Managing the growth of a small financial advisory firm is tricky but important as planners face decisions about growing the client roster, adding staff and maintaining work-life balance.  

For Christopher A. Lamia, of Lamia Financial Group in Thousand Oaks, Calif., keeping the size of his firm manageable is an important part of his philosophy. Since his firm is a partnership between himself and a small accounting firm, it includes two full-time CPAs, one part-time CPA and one staff person. But as the firm grows he is faced with decisions about adding additional staff.

“It’s also about having the right chemistry for a small office,” Lamia said.

Despite the fact that he just went out on his own in 2009, Lamia said his practice is “very mature,” and that the average client has been with him for ten years.

Now Lamia said he is moving his minimums up to become more selective, and transitioning some clients to other planners. His minimum fee is now set at $12,500 a year, though some of his legacy clients are not at that level.

Being more selective is part of maturing as a financial planning firm, Lamia said. “When you first start out, in the beginning you think everyone who can fog a mirror is a prospective client,” he said. In hindsight, planners often feel that they would have benefited by being more selective up front.

Lamia highlighted an interesting problem for financial planners who get most of their clients by referral – what if it’s not a good fit? Rejecting a client that was referred by an existing client or a center of influence in the community could damage both relationships if not handled well.

Lamia said that he will always conduct a discovery meeting with a referred client. “I’ll let them know at the discovery meeting that it’s a chance to figure out if it’s a good fit, and if it’s not we’ll find them a good home,” he said. Since he has become more selective he’s also developed relationships with planners who are happy to work with someone with less than $1 million in investable assets, so he can help the clients that don’t fit with him find someone who will be able to serve their needs.

Lamia said that just preparing for a discovery meeting with him can be beneficial for prospective clients because helps them get organized and then provides him with the information to make a targeted referral. He said he has had clients who did not fit with him but were happy enough with the experience that they went on to make subsequent referrals.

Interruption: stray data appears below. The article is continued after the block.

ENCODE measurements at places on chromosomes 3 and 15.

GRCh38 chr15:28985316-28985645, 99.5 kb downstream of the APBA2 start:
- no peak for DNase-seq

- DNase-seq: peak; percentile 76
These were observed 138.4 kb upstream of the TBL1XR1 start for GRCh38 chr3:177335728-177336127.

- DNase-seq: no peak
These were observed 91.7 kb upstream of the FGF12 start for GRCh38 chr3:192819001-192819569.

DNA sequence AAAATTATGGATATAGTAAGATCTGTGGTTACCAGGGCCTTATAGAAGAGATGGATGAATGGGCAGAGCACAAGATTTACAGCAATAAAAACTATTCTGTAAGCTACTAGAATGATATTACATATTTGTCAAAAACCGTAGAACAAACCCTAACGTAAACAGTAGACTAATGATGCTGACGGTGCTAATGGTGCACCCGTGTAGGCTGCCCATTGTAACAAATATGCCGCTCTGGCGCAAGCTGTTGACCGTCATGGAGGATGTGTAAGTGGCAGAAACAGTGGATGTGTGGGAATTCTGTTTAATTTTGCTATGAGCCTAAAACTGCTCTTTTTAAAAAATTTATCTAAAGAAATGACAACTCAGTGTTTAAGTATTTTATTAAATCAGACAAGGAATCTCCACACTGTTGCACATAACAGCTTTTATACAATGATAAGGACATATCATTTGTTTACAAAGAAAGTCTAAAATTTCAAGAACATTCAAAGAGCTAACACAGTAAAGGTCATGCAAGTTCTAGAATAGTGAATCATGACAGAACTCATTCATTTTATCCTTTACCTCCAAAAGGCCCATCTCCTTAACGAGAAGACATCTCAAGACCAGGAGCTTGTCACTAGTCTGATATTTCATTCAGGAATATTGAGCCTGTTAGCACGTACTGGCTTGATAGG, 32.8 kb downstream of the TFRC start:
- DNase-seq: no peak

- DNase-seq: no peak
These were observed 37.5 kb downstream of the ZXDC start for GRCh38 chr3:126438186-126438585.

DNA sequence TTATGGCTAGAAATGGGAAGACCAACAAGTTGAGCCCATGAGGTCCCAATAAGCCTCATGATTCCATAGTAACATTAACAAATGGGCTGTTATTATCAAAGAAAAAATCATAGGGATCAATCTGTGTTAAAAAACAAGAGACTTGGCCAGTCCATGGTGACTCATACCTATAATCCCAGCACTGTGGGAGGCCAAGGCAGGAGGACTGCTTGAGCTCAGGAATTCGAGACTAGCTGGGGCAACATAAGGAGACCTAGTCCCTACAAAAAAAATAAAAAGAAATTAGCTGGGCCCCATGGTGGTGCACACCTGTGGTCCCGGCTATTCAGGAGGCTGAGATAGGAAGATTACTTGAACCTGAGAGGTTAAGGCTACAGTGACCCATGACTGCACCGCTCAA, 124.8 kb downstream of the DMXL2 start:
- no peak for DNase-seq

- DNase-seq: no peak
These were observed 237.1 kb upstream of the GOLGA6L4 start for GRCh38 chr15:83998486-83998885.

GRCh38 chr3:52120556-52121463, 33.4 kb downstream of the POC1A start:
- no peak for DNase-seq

Referrals are also delicate when it comes to the CPAs in the office. Since both side of the business had their own client lists and community relationships prior to joining together, Lamia said they are very careful about not making referrals that could be problematic – for example, he said he would never market the firm’s CPA services to a client who was initially referred by another CPA in the community. “We’re very low pressure in terms of cross-selling,” he said. But being able to provide full tax services is a plus for clients, because of the importance of tax planning in wealth management.

While Lamia is a number of years away from retirement, he said the development of new financial advisors and succession planning are key concerns for the industry as a whole.

“It’s an industry challenge – how do you develop new talent?” he asked. The amount of time and effort to train someone at the beginning of their career means it’s difficult for a small firm to take on the task. And if there is any turnover, the process must begin all over again.

He suggests that a system where an older planner, approaching retirement, could transition their business to a younger planner over a period of a few years could help both new and veteran members of the industry.

Lamia said that for his firm he is considering more outsourced solutions because that limits the need of going through the hiring process, and then you only pay for the work that is needed as opposed to a full-time salary. “I’d rather be spending time with clients than managing staff,” he said.